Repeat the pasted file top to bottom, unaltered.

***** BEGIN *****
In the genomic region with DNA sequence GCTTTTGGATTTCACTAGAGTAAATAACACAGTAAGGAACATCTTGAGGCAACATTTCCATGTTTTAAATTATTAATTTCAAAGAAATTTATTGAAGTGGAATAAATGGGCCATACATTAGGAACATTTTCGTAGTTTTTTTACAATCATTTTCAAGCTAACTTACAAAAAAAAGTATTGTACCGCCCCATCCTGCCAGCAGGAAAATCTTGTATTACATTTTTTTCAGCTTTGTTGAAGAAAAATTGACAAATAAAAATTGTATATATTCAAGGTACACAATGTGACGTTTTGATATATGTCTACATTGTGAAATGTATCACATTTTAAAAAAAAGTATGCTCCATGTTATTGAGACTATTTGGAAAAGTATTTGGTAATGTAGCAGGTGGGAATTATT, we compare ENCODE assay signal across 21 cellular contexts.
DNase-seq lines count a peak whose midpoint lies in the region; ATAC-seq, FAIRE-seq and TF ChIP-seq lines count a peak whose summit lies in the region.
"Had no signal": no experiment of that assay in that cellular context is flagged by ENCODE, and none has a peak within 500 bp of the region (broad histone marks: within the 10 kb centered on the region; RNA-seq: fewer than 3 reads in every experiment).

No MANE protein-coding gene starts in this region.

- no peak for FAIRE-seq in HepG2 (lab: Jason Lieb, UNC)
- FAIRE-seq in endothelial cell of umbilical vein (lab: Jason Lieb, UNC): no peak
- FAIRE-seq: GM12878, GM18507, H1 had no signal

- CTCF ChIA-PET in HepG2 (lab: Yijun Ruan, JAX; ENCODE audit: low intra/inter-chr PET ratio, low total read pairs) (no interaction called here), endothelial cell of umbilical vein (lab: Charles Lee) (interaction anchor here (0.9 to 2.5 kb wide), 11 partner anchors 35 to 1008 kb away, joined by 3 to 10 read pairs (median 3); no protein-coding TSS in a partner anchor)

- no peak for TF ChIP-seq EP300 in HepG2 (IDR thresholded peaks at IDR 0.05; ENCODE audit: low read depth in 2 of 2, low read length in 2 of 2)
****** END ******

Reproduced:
In the genomic region with DNA sequence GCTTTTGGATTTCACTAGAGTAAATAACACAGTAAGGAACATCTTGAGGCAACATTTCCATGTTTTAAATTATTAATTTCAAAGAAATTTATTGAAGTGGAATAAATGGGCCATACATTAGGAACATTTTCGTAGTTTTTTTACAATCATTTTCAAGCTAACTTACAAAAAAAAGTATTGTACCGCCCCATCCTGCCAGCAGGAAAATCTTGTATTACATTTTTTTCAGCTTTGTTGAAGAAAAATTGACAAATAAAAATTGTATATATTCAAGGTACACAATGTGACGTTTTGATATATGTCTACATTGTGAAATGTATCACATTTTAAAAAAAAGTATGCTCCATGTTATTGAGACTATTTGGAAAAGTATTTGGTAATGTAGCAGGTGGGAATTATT, we compare ENCODE assay signal across 21 cellular contexts.
DNase-seq lines count a peak whose midpoint lies in the region; ATAC-seq, FAIRE-seq and TF ChIP-seq lines count a peak whose summit lies in the region.
"Had no signal": no experiment of that assay in that cellular context is flagged by ENCODE, and none has a peak within 500 bp of the region (broad histone marks: within the 10 kb centered on the region; RNA-seq: fewer than 3 reads in every experiment).

No MANE protein-coding gene starts in this region.

- no peak for FAIRE-seq in HepG2 (lab: Jason Lieb, UNC)
- FAIRE-seq in endothelial cell of umbilical vein (lab: Jason Lieb, UNC): no peak
- FAIRE-seq: GM12878, GM18507, H1 had no signal

- CTCF ChIA-PET in HepG2 (lab: Yijun Ruan, JAX; ENCODE audit: low intra/inter-chr PET ratio, low total read pairs) (no interaction called here), endothelial cell of umbilical vein (lab: Charles Lee) (interaction anchor here (0.9 to 2.5 kb wide), 11 partner anchors 35 to 1008 kb away, joined by 3 to 10 read pairs (median 3); no protein-coding TSS in a partner anchor)

- no peak for TF ChIP-seq EP300 in HepG2 (IDR thresholded peaks at IDR 0.05; ENCODE audit: low read depth in 2 of 2, low read length in 2 of 2)